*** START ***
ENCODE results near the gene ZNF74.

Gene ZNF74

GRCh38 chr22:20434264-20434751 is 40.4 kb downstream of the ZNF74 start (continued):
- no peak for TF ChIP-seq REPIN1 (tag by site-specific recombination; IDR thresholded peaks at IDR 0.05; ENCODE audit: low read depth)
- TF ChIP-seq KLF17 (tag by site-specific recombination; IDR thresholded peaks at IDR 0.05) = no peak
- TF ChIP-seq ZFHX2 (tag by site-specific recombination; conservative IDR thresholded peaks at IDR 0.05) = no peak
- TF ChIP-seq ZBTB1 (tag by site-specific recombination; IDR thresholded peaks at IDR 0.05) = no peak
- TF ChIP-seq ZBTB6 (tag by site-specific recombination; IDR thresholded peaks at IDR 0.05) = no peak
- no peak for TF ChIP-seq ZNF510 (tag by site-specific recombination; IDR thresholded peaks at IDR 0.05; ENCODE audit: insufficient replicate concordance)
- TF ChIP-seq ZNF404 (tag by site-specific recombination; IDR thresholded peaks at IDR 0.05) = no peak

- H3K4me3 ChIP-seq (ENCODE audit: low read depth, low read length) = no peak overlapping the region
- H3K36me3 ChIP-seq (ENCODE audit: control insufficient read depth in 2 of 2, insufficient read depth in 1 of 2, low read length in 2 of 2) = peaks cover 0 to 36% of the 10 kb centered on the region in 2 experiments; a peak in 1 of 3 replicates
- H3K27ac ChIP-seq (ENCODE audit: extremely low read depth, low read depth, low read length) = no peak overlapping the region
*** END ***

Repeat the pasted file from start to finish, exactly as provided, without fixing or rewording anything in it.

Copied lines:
ENCODE results near the gene ZNF74.

Gene ZNF74

GRCh38 chr22:20434264-20434751 is 40.4 kb downstream of the ZNF74 start (continued):
- no peak for TF ChIP-seq REPIN1 (tag by site-specific recombination; IDR thresholded peaks at IDR 0.05; ENCODE audit: low read depth)
- TF ChIP-seq KLF17 (tag by site-specific recombination; IDR thresholded peaks at IDR 0.05) = no peak
- TF ChIP-seq ZFHX2 (tag by site-specific recombination; conservative IDR thresholded peaks at IDR 0.05) = no peak
- TF ChIP-seq ZBTB1 (tag by site-specific recombination; IDR thresholded peaks at IDR 0.05) = no peak
- TF ChIP-seq ZBTB6 (tag by site-specific recombination; IDR thresholded peaks at IDR 0.05) = no peak
- no peak for TF ChIP-seq ZNF510 (tag by site-specific recombination; IDR thresholded peaks at IDR 0.05; ENCODE audit: insufficient replicate concordance)
- TF ChIP-seq ZNF404 (tag by site-specific recombination; IDR thresholded peaks at IDR 0.05) = no peak

- H3K4me3 ChIP-seq (ENCODE audit: low read depth, low read length) = no peak overlapping the region
- H3K36me3 ChIP-seq (ENCODE audit: control insufficient read depth in 2 of 2, insufficient read depth in 1 of 2, low read length in 2 of 2) = peaks cover 0 to 36% of the 10 kb centered on the region in 2 experiments; a peak in 1 of 3 replicates
- H3K27ac ChIP-seq (ENCODE audit: extremely low read depth, low read depth, low read length) = no peak overlapping the region